Wayne Pratt

Reporter / Newscaster

Wayne Pratt is a veteran journalist who has made stops at radio stations, wire services and websites throughout North America. He comes to St. Louis Public Radio from Indianapolis, where he was Assistant Managing Editor at www.insideindianabusiness.com. Wayne also launched a local news operation at NPR member station WBAA in West Lafayette, Indiana and spent time as a correspondent for a network of more than 800 stations. His career has included positions in Sydney, Nova Scotia, Toronto, Ontario and Phoenix, Arizona. Wayne grew up near Ottawa, Ontario and moved to the United States in the mid-90s on a dare. Soon after, he met his wife and has been in the U.S. ever since.

Steelworker Jerry Koroby
Wayne Pratt|St. Louis Public Radio

Updated September 1, 2015 at 1:23 p.m.

A contract between the United Steelworkers and U.S. Steel is set to expire midnight Tuesday, and a last-minute deal is not expected. The company employs roughly 2,000 in Granite City, and operations at the plant will likely continue past the deadline.

Members of the United Steelworkers say they are not planning a strike at this point and the company says it remains committed to operating "without disruption as labor contract talks continue."

Kevin Kliesen, Business Economist and Research Officer,
Federal Reserve Bank of St. Louis

Many Midwest farmers will be feeling the effect of this summer’s abnormally wet weather for the rest of this year and into 2016. A new agricultural survey from the Federal Reserve Bank of St. Louis suggests farmer income will continue to take a hit into next year in part because of the delayed planting of soybeans and the inability to bale hay.

Pat Guinan, University of Missouri Extension Climatologist
University of Missouri, Missouri Climate Center

This could be a record-breaking year for Missouri’s farmers. Unfortunately, that’s due to all the rain.

The final numbers won't be known for a few weeks, but University of Missouri Extension says the May-to-July crop-planting period is already the second-wettest since the state started keeping track in 1895.

Convention and visitor business in the St. Louis region appears to have bounced back following a rough period after last year's violence in Ferguson.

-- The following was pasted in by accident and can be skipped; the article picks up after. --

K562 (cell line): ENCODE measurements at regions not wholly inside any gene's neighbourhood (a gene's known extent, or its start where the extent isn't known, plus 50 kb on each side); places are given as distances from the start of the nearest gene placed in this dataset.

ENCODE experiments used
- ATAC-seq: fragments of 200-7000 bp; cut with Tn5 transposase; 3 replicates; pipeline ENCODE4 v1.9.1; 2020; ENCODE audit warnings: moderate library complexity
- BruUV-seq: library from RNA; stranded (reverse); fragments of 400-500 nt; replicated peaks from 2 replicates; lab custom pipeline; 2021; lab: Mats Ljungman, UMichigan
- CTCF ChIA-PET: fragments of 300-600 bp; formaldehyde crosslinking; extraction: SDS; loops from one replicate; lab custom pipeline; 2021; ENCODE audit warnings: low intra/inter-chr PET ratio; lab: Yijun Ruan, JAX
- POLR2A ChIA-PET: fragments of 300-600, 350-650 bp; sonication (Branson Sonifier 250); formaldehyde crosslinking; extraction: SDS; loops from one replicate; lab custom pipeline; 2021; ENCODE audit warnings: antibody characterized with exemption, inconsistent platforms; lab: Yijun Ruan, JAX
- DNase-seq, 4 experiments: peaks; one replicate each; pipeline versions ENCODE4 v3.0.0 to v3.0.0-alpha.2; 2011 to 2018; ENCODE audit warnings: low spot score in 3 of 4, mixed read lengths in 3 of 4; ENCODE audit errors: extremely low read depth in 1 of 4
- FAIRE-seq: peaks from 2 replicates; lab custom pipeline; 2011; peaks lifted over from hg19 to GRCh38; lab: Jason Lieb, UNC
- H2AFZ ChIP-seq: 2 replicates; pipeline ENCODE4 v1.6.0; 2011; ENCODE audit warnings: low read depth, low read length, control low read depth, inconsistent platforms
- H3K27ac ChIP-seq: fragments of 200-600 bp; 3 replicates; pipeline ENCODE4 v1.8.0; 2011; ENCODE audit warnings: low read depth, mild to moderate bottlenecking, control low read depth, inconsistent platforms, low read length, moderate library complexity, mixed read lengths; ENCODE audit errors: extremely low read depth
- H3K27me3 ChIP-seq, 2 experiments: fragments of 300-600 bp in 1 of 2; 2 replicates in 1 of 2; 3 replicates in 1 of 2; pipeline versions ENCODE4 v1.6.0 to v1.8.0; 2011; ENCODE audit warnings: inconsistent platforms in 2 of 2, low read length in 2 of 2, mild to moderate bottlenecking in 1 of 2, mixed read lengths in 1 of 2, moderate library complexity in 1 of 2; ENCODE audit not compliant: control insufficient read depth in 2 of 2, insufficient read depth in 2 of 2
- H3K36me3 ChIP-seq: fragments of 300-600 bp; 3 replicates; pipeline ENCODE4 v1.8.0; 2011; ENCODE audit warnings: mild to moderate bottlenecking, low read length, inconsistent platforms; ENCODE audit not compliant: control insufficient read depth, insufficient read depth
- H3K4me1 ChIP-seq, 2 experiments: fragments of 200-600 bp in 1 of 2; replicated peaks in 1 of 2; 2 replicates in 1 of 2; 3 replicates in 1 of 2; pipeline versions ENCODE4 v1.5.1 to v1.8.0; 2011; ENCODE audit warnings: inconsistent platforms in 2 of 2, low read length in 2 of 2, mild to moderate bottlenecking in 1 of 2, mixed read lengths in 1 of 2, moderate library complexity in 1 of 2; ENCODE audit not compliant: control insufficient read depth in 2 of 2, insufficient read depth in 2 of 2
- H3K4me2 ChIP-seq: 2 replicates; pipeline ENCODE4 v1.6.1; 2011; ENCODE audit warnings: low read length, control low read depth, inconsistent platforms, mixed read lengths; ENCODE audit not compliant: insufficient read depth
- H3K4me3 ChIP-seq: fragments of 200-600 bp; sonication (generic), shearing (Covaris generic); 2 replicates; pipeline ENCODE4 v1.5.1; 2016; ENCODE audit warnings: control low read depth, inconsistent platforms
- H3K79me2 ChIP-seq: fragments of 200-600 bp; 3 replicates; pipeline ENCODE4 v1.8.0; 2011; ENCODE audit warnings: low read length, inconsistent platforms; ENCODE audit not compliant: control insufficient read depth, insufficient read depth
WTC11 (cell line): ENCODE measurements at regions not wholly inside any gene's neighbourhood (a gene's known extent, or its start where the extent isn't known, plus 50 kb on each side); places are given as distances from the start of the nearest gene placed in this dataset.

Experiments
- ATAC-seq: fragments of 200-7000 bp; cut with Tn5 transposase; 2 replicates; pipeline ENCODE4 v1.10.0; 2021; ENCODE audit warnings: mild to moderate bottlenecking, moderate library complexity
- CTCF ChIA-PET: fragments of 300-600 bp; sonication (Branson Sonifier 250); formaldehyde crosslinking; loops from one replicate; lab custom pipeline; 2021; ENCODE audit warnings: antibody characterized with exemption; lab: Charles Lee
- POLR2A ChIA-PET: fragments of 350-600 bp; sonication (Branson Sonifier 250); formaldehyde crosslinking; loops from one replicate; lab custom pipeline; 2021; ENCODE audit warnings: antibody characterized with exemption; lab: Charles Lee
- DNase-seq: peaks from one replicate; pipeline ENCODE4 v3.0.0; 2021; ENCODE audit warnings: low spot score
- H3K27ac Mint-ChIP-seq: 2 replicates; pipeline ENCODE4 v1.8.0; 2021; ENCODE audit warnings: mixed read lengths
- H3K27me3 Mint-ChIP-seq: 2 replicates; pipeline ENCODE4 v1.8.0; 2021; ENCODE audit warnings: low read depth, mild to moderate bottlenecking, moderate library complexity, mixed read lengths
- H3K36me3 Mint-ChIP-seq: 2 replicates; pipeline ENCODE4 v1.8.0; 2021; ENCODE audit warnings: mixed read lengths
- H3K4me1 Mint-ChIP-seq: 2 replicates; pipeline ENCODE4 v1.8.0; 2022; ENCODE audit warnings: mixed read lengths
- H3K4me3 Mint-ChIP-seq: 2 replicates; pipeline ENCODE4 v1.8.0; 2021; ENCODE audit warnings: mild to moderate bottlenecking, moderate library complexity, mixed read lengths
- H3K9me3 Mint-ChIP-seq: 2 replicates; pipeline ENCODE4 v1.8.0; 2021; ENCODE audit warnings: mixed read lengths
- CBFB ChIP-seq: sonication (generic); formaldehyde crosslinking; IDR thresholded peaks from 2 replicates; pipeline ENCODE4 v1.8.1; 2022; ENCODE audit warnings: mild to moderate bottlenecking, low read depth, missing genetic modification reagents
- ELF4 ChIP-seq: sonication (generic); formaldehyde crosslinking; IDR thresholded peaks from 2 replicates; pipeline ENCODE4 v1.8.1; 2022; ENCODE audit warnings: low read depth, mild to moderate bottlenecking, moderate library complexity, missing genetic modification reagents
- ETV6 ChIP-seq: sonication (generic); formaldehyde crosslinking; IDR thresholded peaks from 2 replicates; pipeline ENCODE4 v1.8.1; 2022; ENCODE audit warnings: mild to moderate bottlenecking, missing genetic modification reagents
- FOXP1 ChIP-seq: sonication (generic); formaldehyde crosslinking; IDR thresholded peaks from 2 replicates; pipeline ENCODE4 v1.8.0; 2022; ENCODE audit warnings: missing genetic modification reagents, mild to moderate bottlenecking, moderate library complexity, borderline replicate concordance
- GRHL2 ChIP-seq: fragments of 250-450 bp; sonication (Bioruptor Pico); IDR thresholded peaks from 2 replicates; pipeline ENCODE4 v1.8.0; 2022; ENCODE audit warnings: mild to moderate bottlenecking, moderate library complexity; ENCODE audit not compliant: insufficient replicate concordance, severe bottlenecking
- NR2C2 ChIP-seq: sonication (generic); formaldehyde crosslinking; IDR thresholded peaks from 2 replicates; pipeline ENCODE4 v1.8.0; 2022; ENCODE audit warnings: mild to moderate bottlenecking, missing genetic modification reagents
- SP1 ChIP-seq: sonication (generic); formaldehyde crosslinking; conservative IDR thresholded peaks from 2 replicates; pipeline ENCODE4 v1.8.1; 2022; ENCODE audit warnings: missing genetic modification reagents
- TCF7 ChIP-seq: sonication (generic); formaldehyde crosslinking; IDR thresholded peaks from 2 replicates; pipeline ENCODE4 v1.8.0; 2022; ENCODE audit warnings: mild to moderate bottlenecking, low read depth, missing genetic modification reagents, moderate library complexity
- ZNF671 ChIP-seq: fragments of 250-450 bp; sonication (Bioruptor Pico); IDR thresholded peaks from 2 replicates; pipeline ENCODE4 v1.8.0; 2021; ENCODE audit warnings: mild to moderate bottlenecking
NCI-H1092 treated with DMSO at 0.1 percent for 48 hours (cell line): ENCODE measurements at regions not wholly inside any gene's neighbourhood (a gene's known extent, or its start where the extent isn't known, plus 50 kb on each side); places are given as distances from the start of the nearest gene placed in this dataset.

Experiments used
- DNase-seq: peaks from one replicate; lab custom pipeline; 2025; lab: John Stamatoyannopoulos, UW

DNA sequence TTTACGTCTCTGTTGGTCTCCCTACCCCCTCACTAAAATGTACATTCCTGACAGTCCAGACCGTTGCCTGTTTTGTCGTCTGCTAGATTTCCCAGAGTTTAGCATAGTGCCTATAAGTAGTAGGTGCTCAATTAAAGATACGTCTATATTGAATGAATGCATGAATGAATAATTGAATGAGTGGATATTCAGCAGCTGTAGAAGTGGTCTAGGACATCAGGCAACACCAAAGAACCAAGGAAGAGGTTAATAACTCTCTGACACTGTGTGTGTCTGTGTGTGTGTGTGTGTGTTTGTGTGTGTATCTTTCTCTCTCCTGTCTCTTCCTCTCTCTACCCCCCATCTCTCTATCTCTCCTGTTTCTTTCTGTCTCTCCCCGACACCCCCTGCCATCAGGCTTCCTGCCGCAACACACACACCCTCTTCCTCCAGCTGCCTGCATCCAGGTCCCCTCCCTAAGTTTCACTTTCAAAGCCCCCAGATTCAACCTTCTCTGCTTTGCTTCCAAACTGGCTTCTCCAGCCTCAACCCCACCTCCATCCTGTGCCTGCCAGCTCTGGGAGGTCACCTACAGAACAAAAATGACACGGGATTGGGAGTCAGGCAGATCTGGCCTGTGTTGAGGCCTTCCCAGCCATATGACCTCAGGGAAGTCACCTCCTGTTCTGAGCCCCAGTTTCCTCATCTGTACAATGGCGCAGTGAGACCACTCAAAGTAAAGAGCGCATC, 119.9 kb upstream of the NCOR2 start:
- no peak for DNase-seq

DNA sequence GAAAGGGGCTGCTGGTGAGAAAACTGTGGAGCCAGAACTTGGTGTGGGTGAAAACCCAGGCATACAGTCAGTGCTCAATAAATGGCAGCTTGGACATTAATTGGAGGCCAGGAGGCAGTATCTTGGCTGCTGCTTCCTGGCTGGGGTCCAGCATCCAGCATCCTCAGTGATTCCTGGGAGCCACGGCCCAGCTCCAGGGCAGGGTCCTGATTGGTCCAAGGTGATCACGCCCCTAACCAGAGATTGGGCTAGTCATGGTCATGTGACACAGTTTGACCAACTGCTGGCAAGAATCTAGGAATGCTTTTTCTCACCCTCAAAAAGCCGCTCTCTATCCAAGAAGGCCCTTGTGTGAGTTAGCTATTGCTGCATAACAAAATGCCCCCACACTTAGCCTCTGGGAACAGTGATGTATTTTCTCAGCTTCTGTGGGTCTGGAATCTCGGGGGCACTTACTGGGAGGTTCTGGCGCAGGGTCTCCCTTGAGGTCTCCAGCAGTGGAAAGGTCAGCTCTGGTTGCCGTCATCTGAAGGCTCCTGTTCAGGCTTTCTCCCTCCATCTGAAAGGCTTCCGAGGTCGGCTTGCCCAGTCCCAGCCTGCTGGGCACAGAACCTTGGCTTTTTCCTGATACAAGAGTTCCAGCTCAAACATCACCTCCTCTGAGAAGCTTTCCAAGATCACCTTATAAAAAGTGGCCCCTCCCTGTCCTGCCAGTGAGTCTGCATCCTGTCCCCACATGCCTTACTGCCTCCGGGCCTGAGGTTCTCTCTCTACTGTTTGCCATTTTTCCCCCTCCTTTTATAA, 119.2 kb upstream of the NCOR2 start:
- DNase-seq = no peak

Ameren Missouri

Ameren is not moving forward with plans for a second reactor at its Callaway Nuclear Power Plant in mid-Missouri near Fulton. Ameren's application for a second reactor at Callaway was filed with the Nuclear Regulatory Commission in 2008.  But funding issues hampered the project. State lawmakers have balked at the utility's efforts to allow Ameren to charge customers for the facility as it was being built.

During a conference call Friday morning with analysts, Chief Executive Officer Warner Baxter cited several reasons for the decision to pull the plug.

futureatlas.com | Flickr

If you’ve noticed lower gas prices when filling up, you are not imagining things.

GasBuddy.com's most-recent survey shows the average price for a gallon in the St. Louis region is about 20 cents lower than a week ago.

August 2014 St. Louis Metropolitan Police Chief Sam Dotson
File photo | Bill Greenblatt | UPI

Updated with arrests - St. Louis police have arrested three individuals in connection with the shooting Tuesday morning of an off-duty officer in the Central West End.

Police chief Sam Dotson says officers had to use a Taser on one individual who was arrested in Maplewood. A fourth man remains at large, but Dotson says the department knows who they are looking for.

Geoff Turk, U.S. Steel
U.S. Steel

Steel produced in Granite City is part of an international trade case that is subject to new regulations signed by President Barack Obama.

Energizer Bunny
Energizer Holdings Inc.

St. Louis-based Energizer Holdings Inc. is splitting into two companies. The complicated move was announced in April 2014 and takes effect July 1.

It is the beginning of a new chapter for a company that dates back more than 100 years with the Wilkinson Sword brand razor.

Monsanto
St. Louis Public Radio

Updated at 12:30 pm June 24, 2015 with comments from Monsanto CEO Hugh Grant

The chief executive officer of St. Louis-based Monsanto says the company is still committed to putting together a deal to acquire a European agricultural chemical manufacturer.

Interest in Syngenta remains high, but Hugh Grant has told analysts on Wednesday that Monsanto is keeping options option in case a deal is not reached.